The Bank of England (BoE) left its monetary policy unchanged on Thursday but looks increasingly likely to become the first central bank in a developed nation to hike interest rates since the global financial crash of 2008.
The BoE left interest rates at a record low of 0.5 percent and its asset purchase target unchanged at £375 billion ($629.6 billion) as expected on Thursday.
Yields on benchmark 10-year U.K gilts were relatively unchanged, holding steady at 2.624 percent. Sterling also showed little movement against the dollar, ticking slightly lower to $1.6780 after starting Thursday's session at around $1.6788.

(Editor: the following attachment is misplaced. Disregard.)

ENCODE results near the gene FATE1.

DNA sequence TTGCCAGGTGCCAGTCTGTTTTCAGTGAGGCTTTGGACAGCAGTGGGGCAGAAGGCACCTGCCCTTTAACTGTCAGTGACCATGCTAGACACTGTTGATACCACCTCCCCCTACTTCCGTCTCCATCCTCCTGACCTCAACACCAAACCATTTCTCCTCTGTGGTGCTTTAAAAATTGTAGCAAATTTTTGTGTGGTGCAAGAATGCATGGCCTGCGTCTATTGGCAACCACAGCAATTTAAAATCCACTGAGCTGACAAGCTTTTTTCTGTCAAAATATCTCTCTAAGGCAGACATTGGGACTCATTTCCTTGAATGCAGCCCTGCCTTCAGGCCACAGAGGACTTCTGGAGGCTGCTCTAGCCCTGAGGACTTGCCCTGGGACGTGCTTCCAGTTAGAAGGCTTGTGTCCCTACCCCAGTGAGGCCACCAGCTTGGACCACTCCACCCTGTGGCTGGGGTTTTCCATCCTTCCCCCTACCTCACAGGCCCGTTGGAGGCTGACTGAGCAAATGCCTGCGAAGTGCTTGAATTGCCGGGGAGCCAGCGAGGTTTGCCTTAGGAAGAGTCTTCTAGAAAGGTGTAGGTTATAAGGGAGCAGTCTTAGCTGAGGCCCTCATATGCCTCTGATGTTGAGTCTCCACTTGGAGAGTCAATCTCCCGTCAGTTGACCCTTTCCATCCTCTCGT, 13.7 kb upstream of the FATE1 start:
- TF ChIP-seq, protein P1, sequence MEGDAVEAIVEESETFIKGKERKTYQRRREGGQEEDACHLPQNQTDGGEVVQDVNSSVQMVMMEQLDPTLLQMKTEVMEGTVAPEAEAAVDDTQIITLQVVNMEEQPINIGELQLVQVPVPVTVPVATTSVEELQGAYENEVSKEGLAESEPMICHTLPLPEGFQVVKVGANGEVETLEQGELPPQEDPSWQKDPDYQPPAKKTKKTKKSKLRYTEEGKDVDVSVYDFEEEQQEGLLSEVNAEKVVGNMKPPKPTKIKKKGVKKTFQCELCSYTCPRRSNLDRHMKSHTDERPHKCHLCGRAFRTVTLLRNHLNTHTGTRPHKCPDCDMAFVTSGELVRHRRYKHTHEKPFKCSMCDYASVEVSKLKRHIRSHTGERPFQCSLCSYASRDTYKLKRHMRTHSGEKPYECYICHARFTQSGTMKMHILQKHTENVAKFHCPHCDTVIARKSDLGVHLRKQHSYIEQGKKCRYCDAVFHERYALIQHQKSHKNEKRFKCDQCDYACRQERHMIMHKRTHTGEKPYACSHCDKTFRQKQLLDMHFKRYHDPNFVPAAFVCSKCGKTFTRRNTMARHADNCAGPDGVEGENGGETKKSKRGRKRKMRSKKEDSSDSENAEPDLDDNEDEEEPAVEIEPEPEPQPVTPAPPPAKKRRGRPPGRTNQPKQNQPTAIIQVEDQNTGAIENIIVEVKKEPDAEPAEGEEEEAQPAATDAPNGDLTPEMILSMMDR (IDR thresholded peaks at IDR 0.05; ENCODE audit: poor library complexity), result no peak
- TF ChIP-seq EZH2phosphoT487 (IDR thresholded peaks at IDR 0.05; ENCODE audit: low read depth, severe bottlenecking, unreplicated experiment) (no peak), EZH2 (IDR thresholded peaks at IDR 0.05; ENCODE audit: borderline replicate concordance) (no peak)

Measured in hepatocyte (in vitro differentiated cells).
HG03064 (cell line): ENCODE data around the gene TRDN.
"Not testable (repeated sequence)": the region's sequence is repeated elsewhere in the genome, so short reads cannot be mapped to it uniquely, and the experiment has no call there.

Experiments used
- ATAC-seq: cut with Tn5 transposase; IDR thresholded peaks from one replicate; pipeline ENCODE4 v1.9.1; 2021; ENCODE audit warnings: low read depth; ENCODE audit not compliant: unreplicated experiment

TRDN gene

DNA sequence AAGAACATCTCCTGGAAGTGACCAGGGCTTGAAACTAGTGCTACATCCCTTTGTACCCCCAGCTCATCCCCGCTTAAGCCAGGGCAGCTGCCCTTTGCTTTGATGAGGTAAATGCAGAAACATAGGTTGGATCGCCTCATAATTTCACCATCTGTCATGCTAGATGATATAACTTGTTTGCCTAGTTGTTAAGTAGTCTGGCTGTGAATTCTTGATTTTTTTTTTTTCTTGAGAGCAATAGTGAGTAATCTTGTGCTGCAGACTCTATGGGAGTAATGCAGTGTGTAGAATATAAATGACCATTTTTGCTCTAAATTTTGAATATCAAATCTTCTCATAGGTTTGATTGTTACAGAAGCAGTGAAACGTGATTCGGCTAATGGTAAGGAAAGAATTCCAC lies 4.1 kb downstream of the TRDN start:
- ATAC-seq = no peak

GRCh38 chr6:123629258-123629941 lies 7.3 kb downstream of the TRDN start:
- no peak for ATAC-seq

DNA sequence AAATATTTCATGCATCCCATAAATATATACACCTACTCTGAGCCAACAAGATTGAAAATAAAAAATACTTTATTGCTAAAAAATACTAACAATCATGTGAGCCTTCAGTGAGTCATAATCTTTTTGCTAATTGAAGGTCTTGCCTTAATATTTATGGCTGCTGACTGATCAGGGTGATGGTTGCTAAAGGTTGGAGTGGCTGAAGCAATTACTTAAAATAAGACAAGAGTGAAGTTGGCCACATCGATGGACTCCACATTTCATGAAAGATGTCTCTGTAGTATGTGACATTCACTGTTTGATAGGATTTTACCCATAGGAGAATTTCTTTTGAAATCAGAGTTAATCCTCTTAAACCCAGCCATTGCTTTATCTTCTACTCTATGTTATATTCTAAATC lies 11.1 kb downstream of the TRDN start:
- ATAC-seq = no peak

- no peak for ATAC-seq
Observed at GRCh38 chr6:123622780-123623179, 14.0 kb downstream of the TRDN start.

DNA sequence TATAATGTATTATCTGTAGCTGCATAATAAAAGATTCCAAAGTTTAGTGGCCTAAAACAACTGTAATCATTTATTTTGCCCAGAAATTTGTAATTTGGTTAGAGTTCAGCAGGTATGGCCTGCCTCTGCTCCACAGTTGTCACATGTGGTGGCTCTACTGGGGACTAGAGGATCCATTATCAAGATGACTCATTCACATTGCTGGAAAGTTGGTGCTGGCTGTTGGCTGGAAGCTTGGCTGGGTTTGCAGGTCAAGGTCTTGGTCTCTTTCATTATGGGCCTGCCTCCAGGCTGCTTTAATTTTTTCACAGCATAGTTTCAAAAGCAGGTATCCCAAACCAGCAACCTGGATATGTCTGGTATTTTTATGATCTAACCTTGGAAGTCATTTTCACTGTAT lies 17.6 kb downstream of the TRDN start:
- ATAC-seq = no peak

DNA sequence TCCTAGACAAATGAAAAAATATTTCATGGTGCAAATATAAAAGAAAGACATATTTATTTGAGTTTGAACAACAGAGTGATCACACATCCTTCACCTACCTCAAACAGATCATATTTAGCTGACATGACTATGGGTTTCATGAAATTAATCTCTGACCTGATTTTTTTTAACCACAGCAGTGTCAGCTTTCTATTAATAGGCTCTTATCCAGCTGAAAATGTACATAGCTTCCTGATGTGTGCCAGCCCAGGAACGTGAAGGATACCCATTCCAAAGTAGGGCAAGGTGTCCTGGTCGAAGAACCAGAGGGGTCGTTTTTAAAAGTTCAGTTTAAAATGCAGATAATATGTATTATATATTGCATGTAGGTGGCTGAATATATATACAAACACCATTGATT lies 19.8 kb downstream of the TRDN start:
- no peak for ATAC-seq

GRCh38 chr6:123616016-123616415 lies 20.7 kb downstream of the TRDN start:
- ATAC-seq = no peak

However, despite policy not changing on Thursday investors are increasingly anticipating a move by the Bank in the first half of next year. BoE Governor Mark Carney said as much in an interview with a local newspaper last week.
Speaking to The Northern Echo, he said that interest rates could rise ahead of the next General Election in the U.K., due in May 2015, but he wants to see more job creation before he intervenes. The Bank's main interest rate is the benchmark for all sorts of mortgages and loans in the U.K. and indicates how much people pay to borrow cash. It currently stands at 0.5 percent.